It was fascinating to see how the conventional basket forms morphed into exciting abstract contemporary sculpture and installation. Most of these artists apprenticed with bamboo masters for 5 – 10 years and then developed their own distinctive styles.

Flowing Water by Honma Kazuaki, 1983

In many cases, the artists had day jobs in textiles, the flower trades and in one case as a gas station attendant until their work became recognized. Uematsu Chikuyu is a perfectionist who only produces one piece per year.

The most breath-taking artwork was an enormous installation by Tanabe Chikuunsai IV. Click on the link below to see a time-lapse video of the building of this incredibly inspiring piece.

One of the artists summarized the artist’s life: “In the vicissitudes of life, we twist and turn, go and return, but always we aspire to move forward.”


Installation detail
The Gate by Tanabe Chikuusai IV, 2017

Time Lapse Movie of Installation:

More information about the exhibition:


Lynda Benglis


For years, I have followed and enjoyed the fluid, voluptuous, abstract sculptures of Lynda Benglis. In the summer of 2016, I visited the new Museum of the Baroque/Museo Internacional del Barroco in Puebla, Mexico wanting to see the soaring design by the famous Japanese Architect Toyo Ito.  Imagine my surprise as I walked into the contemporary wing and encountered a spectacular show by Lynda Benglis!

This major exhibition, titled Cuerpos, Materia y Alma, is her first show in Latin America. While the museum sports an enormous collection of baroque paintings, furniture and decoration, the inclusion of Benglis’s work in the contemporary wing makes abundant sense since her sculptures are often gaudy and sparkling, influenced in part by the Mardi Gras culture of her Louisiana childhood. Using latex, polyurethane and other industrial materials, Benglis has always been on the cutting edge of experimental materials. Her lifelong interest in forms that echo the body and sexuality are in evidence in every decade of her work.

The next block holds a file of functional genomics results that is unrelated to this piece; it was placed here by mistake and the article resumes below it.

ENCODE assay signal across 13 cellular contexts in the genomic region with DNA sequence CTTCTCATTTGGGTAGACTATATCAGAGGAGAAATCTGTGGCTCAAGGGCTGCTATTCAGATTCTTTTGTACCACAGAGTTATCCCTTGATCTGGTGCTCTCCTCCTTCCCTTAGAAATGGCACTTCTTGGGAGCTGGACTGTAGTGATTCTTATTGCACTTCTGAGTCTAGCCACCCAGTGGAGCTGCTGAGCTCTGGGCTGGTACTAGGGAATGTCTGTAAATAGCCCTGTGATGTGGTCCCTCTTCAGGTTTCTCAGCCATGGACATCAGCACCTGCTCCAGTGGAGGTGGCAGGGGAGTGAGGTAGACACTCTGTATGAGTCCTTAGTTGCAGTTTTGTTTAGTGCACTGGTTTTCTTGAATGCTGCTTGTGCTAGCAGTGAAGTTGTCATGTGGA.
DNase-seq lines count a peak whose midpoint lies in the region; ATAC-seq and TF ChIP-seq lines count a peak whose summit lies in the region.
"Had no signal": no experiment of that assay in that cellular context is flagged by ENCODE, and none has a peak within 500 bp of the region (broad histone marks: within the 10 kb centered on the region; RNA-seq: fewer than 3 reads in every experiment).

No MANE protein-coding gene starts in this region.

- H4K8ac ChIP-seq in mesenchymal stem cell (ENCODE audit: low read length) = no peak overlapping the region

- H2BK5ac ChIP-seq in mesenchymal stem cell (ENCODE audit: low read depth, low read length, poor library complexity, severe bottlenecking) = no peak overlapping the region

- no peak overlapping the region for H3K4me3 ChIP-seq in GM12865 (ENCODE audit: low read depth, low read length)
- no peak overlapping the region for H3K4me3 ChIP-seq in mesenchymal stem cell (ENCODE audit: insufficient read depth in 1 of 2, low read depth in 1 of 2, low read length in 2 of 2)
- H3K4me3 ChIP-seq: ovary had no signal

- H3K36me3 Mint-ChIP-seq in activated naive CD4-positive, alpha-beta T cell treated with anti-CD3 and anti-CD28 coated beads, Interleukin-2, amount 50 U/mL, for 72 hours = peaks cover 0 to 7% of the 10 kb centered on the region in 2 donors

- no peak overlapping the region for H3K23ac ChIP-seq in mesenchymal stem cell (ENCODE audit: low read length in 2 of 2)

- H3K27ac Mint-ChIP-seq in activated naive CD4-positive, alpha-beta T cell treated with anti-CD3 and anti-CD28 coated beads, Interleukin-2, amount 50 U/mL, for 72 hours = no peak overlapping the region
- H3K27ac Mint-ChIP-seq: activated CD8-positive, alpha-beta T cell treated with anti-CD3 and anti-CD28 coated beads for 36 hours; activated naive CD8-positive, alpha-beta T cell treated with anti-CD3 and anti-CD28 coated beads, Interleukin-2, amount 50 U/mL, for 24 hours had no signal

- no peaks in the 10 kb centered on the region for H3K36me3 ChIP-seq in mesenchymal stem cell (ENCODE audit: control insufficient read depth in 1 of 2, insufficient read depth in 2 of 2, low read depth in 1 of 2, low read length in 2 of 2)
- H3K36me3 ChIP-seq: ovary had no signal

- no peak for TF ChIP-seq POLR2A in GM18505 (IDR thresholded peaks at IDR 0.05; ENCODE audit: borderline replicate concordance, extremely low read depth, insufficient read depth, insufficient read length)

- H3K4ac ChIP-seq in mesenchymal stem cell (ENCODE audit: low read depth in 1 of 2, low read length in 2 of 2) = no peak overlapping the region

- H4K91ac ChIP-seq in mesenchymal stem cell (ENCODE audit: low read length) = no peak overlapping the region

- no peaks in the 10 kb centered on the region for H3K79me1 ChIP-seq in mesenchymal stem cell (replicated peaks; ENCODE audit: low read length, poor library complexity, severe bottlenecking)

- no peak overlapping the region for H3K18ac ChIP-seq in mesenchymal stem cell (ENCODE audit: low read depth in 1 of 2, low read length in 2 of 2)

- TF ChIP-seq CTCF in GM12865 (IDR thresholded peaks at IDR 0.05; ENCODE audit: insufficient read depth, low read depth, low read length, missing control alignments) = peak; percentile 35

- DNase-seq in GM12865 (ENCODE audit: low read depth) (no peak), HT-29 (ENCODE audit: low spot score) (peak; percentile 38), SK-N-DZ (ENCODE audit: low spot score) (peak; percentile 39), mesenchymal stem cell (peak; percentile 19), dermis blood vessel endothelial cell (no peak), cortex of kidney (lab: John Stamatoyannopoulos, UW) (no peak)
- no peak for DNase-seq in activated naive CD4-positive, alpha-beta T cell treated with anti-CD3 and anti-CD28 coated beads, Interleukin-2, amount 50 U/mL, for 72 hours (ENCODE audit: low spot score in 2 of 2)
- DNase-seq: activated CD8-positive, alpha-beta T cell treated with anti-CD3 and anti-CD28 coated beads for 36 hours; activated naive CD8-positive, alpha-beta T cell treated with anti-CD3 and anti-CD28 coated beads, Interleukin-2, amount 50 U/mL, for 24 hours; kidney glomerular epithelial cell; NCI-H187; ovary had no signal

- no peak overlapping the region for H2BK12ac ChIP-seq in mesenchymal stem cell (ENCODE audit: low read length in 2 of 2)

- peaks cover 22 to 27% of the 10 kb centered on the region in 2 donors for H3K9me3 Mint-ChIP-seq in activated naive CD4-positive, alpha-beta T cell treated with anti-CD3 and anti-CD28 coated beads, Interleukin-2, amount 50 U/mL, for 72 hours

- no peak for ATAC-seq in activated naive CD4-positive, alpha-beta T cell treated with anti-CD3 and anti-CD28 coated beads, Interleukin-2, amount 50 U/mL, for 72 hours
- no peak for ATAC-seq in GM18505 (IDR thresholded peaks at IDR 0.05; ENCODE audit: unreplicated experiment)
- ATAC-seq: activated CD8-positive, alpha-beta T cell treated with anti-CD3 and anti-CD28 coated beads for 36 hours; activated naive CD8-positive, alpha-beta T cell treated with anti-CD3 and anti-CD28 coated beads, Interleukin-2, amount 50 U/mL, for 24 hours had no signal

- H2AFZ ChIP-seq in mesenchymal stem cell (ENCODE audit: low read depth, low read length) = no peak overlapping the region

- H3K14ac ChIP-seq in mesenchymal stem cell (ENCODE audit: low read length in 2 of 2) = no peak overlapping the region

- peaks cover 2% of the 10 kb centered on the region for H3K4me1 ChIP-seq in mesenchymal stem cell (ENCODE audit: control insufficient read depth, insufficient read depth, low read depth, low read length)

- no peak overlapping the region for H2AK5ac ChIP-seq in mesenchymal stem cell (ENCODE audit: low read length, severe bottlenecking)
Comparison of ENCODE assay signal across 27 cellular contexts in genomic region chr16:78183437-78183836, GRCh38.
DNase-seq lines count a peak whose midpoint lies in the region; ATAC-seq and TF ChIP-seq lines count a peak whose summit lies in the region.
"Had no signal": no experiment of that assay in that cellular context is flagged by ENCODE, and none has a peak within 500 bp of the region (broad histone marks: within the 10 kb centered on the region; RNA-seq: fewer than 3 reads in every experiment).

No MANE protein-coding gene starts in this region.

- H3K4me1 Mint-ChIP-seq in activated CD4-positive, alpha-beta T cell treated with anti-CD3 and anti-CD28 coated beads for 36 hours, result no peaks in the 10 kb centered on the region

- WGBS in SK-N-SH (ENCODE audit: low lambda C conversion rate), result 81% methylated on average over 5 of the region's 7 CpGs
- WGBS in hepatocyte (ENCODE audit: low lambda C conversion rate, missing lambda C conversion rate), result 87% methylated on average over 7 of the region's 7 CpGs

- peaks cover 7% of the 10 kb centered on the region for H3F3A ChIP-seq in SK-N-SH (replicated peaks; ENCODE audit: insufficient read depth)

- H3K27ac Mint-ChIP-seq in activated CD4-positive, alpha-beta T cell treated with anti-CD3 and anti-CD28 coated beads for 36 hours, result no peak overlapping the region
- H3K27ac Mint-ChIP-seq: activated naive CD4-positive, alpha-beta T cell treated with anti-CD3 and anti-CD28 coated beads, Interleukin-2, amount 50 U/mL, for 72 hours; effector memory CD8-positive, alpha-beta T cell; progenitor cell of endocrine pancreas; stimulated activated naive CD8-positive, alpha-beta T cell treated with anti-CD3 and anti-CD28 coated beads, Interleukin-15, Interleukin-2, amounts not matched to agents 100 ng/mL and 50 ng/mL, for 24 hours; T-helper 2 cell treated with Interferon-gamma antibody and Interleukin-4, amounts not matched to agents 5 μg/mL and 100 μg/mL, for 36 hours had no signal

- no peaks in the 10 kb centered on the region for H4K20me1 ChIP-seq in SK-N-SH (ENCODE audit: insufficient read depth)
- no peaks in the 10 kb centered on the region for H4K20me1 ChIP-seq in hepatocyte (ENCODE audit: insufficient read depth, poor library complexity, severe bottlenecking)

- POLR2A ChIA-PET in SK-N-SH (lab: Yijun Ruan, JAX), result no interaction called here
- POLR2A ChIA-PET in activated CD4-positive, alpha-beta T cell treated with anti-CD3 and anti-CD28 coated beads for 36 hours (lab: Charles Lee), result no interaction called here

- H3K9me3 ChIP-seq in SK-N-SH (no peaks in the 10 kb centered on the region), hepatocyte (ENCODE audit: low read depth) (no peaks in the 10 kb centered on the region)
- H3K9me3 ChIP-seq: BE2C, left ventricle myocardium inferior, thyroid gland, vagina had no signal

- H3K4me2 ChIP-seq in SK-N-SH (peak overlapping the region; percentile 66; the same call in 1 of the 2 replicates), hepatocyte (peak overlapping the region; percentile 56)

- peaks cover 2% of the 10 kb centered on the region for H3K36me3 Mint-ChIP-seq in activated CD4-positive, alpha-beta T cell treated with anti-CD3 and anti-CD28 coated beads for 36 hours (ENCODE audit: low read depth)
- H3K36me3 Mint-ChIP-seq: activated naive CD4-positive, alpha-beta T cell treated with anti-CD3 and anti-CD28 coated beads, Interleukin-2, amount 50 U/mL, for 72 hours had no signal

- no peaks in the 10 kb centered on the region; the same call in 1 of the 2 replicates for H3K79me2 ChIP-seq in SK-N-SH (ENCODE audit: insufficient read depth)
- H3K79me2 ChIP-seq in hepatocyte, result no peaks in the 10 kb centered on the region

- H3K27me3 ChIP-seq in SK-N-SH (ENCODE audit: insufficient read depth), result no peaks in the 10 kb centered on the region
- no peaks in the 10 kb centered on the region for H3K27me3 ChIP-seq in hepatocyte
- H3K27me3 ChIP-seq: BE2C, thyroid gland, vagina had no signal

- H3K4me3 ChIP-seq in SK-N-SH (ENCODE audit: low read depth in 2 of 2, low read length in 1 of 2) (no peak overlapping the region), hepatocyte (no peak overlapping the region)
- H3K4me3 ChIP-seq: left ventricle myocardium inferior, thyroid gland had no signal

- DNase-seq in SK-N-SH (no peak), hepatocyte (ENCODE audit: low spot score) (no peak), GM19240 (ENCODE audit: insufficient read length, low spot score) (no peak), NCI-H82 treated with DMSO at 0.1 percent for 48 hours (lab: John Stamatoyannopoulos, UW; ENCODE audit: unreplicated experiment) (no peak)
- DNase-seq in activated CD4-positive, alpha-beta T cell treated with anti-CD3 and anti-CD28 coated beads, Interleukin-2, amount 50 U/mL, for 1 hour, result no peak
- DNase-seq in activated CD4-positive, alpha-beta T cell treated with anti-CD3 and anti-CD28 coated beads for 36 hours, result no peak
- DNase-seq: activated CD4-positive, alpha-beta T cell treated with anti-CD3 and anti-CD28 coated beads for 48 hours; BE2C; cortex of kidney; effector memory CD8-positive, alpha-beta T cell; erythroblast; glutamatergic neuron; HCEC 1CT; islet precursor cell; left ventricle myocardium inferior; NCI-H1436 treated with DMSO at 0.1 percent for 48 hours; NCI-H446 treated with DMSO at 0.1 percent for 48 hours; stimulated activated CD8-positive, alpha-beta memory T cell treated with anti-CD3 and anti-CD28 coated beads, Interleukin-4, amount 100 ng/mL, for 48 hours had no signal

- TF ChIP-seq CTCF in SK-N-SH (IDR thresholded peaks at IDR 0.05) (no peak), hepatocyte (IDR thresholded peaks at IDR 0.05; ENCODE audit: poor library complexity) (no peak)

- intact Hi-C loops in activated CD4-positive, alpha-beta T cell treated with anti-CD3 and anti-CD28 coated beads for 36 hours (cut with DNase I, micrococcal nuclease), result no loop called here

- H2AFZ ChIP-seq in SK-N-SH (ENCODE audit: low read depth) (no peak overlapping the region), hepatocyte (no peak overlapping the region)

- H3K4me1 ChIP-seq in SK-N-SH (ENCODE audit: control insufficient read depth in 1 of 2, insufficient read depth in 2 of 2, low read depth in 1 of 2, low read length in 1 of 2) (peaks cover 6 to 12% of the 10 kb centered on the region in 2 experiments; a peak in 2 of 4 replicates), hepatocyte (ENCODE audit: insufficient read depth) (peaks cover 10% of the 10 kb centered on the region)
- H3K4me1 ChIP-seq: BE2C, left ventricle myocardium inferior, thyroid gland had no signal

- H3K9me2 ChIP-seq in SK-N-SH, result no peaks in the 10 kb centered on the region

It was a treat to see her work in Mexico and be reminded that being outrageous and daring is courageous and helps us to push our boundaries and imaginations.



Additional resources about Lynda Benglis:

Video about her show at the Museum of the Baroque

Artist Talk


Magnetic Fields

MAGNETIC FIELDS: Expanding American Abstraction 1960s to Today

Kemper Museum of  Contemporary Art, Kansas City, KS


Whenever I travel, I try to tuck in visits to galleries and museums that nourish me creatively. While we were visiting family this summer, we hopped across the US starting in California, then Missouri and finally in North Carolina. I caught a gem of a show in Kansas city while we were visiting my friend and colleague Catherine Armbrust (  Catherine teaches fibers at the University of Missouri Columbia during the academic year and a summer fibers class at University of Missouri Kansas City.

We went to the Kemper Museum, a treasure trove of contemporary art, where we saw Magnetic Fields, a terrific overview of artwork by black female artists who have dedicated their careers to non-representational abstraction. Erin Dziedzic and Melissa Messina curated this visionary show with work by both well-known and little known artists.

One of the exhibiting artists, Howardena Pindell, summed up the organizing philosophy of this distinct collection by saying, “We must evolve a new language which empowers us and does not cause us to participate in our own disenfranchisement.” The artists were from the US and Europe and the worked ranged from conventional painting to contemporary installation and mixed media.